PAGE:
A CONSUMER DECISION-MAKING PROCESS IN PURCHSING A CAR Research suggests that customers go through five stages in making decision on any purchase (The Engel, Blackwell and Miniard, 1990). The economic buyer theory published by South-Western college in 1997 () explained that all customers have full information, make comparison, are rational, they have limited resources to satisfy their limitless needs, and they want to maximise satisfaction (page). A person who intends to purchase a car, go through a five decision-making stages.
These include; Problem recognition Information search Evaluation of alternatives Purchase Post-purchase behaviours In dealing with these processes, it is important to note that there are factors influencing individual decision-making process. The factors could be categorized into three; Individual factors Motivation Perception Learning Personality, self-concept, lifestyle Values, beliefs and attitudes Social factors Culture Reference group Opinion leaders Family Social class Purchase situation Reasons for purchase Time Physical surrounding
A consumer, influenced by the above factors goes through the first stage; Problem recognition: An individual realises that something is not as it should be. Perhaps, for example, an individual goes to work on a commercial bus or train late because of constant delays in travel time, decides he needs a car. Once the problem is realised it goes to the second stage. Information search: In this stage a consumer engages in both internal and external information search. The internal search involves gathering information in his mind about cars he prefers.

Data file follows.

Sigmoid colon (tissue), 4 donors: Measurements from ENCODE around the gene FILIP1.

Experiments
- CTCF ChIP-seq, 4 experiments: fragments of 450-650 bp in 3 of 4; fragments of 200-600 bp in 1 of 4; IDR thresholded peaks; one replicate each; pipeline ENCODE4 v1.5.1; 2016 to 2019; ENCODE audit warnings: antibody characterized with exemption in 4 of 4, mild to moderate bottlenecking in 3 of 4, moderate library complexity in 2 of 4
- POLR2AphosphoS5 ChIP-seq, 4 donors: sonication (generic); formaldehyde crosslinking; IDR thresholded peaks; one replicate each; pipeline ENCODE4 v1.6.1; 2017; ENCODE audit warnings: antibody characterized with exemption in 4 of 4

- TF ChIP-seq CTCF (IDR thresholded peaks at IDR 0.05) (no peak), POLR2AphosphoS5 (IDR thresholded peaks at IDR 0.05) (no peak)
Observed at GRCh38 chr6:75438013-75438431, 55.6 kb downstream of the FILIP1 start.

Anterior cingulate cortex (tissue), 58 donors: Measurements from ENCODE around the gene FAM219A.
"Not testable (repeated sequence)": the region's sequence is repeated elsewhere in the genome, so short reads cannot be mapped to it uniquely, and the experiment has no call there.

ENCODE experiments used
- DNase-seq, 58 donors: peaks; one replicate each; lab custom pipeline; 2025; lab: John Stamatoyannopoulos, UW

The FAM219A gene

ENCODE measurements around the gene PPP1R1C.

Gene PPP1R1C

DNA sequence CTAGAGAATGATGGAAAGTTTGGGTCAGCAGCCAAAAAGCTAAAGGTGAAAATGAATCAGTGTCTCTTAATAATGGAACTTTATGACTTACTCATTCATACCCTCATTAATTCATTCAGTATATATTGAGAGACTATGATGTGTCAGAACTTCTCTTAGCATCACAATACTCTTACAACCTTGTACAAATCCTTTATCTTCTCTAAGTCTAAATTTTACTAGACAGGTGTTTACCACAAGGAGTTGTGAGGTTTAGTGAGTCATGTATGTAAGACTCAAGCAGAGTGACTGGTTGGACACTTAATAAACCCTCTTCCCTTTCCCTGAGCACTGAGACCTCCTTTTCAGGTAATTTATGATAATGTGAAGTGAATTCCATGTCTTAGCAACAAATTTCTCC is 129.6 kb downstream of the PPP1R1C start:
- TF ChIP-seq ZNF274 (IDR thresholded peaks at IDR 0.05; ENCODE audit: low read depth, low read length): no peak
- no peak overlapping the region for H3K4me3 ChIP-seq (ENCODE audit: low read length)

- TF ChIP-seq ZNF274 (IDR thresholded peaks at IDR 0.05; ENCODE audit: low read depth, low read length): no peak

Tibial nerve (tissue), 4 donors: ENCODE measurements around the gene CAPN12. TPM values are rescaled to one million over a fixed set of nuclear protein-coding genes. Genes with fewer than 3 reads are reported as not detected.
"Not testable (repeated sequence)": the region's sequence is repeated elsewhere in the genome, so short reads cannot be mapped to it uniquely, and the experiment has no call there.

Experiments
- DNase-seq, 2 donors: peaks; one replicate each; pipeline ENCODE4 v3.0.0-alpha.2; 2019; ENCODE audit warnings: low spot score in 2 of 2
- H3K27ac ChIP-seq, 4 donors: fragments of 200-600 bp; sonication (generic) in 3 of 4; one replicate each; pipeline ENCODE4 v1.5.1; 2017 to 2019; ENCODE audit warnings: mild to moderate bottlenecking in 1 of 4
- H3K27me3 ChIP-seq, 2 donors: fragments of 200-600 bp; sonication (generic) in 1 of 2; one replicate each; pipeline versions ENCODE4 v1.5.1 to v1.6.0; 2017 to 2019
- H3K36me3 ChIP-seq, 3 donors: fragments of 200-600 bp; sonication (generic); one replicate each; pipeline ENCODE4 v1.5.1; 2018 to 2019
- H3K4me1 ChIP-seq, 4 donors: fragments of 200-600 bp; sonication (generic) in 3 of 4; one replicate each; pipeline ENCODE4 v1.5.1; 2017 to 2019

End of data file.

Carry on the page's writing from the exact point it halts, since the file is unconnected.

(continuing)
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External search on the other hand involves finding information from friends, reviewing in customers reports, (for example, accelerator pedal faults on some Toyota brands reported by BBC on 28 January 2010), consulting different websites, and visiting several dealerships. Information could be as well gathered from brochures, catalogs and news coverage. Evaluation of alternatives: The car industry is a competitive market and gives consumers options to choose, ranging from brands, product features, fuel efficiency, balance, space and price, for example a car may have a low price and good fuel efficiency, but slow acceleration.
If the price is inexpensive and fuel efficient, the customer may select it over a car with better acceleration that cost more and use more fuel. Purchase: The above stage in the decision-making process determine what happens in this stage. This stage is when the consumer makes the purchase of the car. Post-purchase behaviours: This is where the consumer considers his decision for justification. The consumer then seeks new information to reinforce and judge whether he had the right price and quality for his money.
The consumer could avoid contradictory information or deliberately seek contrary information to refute. He could even revoke the decision by returning the car. Firms and organisations invented strategies to overcome cognitive dissonance through sending post-purchase letters, cards, advertisement, guarantees, warrantees, instruction booklets and refund policies. (Festinger, L. 1957) In conclusion, the study of these consumer decision-making stages will help firms and organizations to improve their marketing strategies.
REFERENCES Brassington and Pettitt, (2006), _Principles of marketing, 4th ed. _ FT Prentice Hall. Charles W. Lamb jr, Christo Boshoff et al. (1997), Consumer Decision-making process, South-western college publishing. Engel, J. F. , Blackwell, R. D. and Miniard, P. W. (1990), Consumer Behaviour, Dryden. Festinger, L. (1957), A Theory of Cognitive Dissonance, Stanford university press. Lars Perner (1999-2008), Consumer Behaviour, Publish by university of Southern California, Business school.
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